NAACP Hosts Divine Nine Panel

NAACP+Hosts+Divine+Nine+Panel

Photo Courtesy of the NAACP

Christina Genovese, Community Engagement Editor

The National Association for the Advancement of Colored People (NAACP) at the University of New Haven hosted a Divine Nine panel on taking political action in the Alumni Lounge on Tuesday, Feb. 26, at 8:00pm.

There were six panelists, each from a different organization of the Divine Nine. The Divine Nine are the historically black Greek letter organizations that make up the National Pan-Hellenic Council.

NAACP President Arely Parra Lopez, started by asking the panelists what made them decide to join their respective organization, and if prior to becoming a university student, they had been affected by any of the Divine Nine organizations.

Katia Bogwell, sister of Zeta Phi Beta Sorority, Inc. from Southern Connecticut State University, said that becoming a sister, “enhanced the person that I am.” She said that the Zetas matched her work ethic, and that she also grew up having no sisters in her family.

Panelists were asked what makes their organization stand out from the other eight of the Divine Nine, and if stereotypes affect the overall image of the Divine Nine. Members of the panel said that stereotypes do not define them, and that by joining these organizations they are able to debunk the stereotypes.

Panelists were also asked about how their respective organizations assisted with the civil rights movement and other related movements during the 1900s to push for change. They were also asked what actions their organizations have taken for the betterment of society in the United States. The panelists all spoke about how they partner with the NAACP, and that they strive for more voter education for youth voters.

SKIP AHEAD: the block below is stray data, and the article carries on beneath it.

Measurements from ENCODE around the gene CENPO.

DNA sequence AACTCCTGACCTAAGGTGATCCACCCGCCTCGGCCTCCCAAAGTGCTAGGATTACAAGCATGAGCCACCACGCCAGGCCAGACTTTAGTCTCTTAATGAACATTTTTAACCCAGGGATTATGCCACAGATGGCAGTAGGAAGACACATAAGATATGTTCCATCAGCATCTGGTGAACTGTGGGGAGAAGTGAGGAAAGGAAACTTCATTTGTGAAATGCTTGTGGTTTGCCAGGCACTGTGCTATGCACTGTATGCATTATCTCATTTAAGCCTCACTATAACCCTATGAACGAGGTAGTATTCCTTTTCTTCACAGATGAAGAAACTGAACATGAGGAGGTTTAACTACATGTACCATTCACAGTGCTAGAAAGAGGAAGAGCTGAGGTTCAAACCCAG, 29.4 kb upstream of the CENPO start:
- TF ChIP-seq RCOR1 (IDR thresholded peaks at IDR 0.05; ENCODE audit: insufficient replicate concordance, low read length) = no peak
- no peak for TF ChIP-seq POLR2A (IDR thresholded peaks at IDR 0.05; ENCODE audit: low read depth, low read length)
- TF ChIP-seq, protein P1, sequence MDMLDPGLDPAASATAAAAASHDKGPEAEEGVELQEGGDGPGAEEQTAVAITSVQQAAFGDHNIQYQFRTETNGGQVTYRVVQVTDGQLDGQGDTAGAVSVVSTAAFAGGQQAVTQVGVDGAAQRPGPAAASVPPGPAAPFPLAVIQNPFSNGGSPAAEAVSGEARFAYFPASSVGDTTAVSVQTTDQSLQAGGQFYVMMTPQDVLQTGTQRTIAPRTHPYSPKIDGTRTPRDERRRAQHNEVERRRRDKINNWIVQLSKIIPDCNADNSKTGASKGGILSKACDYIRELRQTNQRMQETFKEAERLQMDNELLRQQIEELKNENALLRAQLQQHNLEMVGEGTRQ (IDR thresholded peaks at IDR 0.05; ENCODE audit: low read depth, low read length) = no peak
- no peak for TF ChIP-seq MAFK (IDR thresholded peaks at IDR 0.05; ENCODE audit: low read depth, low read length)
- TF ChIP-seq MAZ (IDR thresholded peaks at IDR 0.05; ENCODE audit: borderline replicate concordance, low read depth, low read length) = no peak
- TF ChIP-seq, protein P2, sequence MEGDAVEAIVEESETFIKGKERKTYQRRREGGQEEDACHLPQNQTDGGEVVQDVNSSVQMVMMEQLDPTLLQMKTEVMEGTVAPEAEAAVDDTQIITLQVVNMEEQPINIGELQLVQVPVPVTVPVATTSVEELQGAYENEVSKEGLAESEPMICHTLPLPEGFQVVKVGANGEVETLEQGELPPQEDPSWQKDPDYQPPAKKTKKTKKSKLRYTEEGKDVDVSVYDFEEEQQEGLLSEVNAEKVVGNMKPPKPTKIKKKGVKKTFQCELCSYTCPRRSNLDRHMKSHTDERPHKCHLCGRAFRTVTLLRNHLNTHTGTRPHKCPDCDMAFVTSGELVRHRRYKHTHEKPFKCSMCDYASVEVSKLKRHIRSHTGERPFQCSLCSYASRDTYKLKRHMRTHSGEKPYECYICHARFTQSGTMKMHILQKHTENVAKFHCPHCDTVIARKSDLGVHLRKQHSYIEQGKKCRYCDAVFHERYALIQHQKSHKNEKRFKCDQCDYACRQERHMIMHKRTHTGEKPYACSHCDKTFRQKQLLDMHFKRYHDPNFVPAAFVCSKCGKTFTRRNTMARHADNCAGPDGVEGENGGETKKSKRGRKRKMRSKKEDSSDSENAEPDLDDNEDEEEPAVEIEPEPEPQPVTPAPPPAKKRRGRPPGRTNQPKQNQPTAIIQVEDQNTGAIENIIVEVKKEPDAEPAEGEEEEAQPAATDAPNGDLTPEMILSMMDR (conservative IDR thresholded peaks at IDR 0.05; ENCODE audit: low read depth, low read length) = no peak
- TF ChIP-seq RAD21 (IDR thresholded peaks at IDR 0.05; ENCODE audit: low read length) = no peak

“We teach students how to think, not what to think,” said Olafemi Hunter, brother of Omega Psi Phi Fraternity, Inc., who is currently a guidance counselor at James Hillhouse High School in New Haven, CT.

The panelists were also asked about their biggest challenge motivating people to be politically active within their own organization or in the community.

“Reminding people that you and your voice matter,” said Taylor Darville, brother of Alpha Phi Alpha Fraternity, Inc., and an alumni of the University of New Haven.

“Your vote is your voice,” said Amaris Topper, sister of Alpha Kappa Alpha Sorority, Inc., and resident of New Haven, Conn.

The panelists also spoke about how important it is to get information about the political climate and be educated about history. The panelists closed the event by saying that it’s important to remember to look beyond the Greek letters, and instead promote all of their collective values and the model of the Divine Nine to better the community.